Someone’s Mother
February 1978

“Someone’s Mother,” New Era, Feb. 1978, 23

Participatory Journalism:
Someone’s Mother

It was a cold January morning, and I was 13 years old. We lived a mile across town from the school. Since there was no bus, I had to walk to school each day. I had thrown a few snowballs, run a stick along a fence several times to shake off the snow, slid on a patch of ice, and, finding it the best so far, spent some time there.

When I was about halfway to school, I realized that if I didn’t hurry, in fact, run most of the way, I would be late for school. As I hurried along, I noticed a rather small figure standing off to the side of the walk, holding onto the fence. As I got closer, I could see that it was a small, elderly lady, and she appeared quite frightened. I was about to rush past her when someone seemed to say to me, “She needs help.”

I stopped, walked back, took her gently by the arm, and asked if there was anything I could do. She shakily turned, took my hands, and said she had tried to go for a walk but had nearly fallen on the ice and was afraid to go home alone. As I walked her back to her home, nearly a block away, I thought, “Well, I will be late for sure now because she is very old and frightened, and she takes small steps.”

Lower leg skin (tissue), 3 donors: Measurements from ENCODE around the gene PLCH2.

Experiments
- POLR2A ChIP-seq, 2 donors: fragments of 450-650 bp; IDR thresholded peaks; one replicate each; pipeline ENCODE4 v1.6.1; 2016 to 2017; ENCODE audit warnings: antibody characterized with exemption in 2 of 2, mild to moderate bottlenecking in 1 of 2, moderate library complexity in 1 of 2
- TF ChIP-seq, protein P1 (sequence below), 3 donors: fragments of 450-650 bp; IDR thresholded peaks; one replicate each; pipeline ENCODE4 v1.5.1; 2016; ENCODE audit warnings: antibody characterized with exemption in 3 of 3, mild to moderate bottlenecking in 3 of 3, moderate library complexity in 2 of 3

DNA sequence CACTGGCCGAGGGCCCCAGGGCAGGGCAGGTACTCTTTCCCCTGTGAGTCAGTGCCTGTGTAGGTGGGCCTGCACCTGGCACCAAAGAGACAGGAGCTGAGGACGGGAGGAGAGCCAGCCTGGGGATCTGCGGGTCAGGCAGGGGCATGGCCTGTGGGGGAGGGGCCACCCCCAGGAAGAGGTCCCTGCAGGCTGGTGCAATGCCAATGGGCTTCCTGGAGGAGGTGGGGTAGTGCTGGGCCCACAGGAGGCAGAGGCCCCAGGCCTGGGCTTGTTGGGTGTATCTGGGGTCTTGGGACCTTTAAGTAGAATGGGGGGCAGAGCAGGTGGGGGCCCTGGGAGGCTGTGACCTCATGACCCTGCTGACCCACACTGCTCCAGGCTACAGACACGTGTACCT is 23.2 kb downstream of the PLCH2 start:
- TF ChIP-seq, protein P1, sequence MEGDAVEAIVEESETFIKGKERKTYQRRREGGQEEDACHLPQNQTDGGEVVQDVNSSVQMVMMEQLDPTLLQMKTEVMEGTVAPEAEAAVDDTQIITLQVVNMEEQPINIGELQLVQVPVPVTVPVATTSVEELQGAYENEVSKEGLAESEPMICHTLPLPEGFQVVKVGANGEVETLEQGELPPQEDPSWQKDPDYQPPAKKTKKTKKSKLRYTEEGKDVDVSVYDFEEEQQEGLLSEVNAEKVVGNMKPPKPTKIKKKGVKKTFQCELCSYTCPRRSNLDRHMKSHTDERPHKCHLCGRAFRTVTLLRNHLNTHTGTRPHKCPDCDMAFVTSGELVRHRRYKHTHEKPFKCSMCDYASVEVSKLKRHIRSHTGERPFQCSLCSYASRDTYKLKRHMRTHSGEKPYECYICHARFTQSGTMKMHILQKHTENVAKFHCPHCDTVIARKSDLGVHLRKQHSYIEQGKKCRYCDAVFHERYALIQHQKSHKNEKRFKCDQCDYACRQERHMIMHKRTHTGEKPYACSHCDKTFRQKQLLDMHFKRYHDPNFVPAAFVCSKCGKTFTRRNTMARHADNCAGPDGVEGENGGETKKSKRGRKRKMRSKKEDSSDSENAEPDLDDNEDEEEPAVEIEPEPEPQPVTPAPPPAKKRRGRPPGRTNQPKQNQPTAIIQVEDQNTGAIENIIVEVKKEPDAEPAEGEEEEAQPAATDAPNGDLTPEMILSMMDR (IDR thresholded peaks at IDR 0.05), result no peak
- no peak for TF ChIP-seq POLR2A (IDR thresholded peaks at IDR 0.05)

Then I thought, “She is someone’s mother,” and I felt warm inside. I forgot about being late for school. After I had taken her home and helped her safely up the steps to her door, she once again clasped my hands and said in a soft, sweet voice, “God bless you, my son. I pray that some young man will be there to help your mother when she needs it.”

A few years ago my father had a serious operation and spent several weeks in the hospital. This was during the winter months. My sons and I had made several trips down to my parents’ home to keep the snow cleared from the driveway and walk, but one day while I was working and my sons were in school, we had a very heavy snowfall. My mother was trying to clear the walks when a young university student came by, laid his books down, gently took the shovel from her, and cleared all the walks and driveway. As my mother thanked him he said, “That’s all right. I am away from home going to school. Maybe someone else’s son will be there to help my mother.”

As my mother told me how this young man had helped her, I remembered the words from my childhood: “God bless you, my son. I pray that some young man will be there to help your mother.”

And he was.

illustrated by Preston Heiselt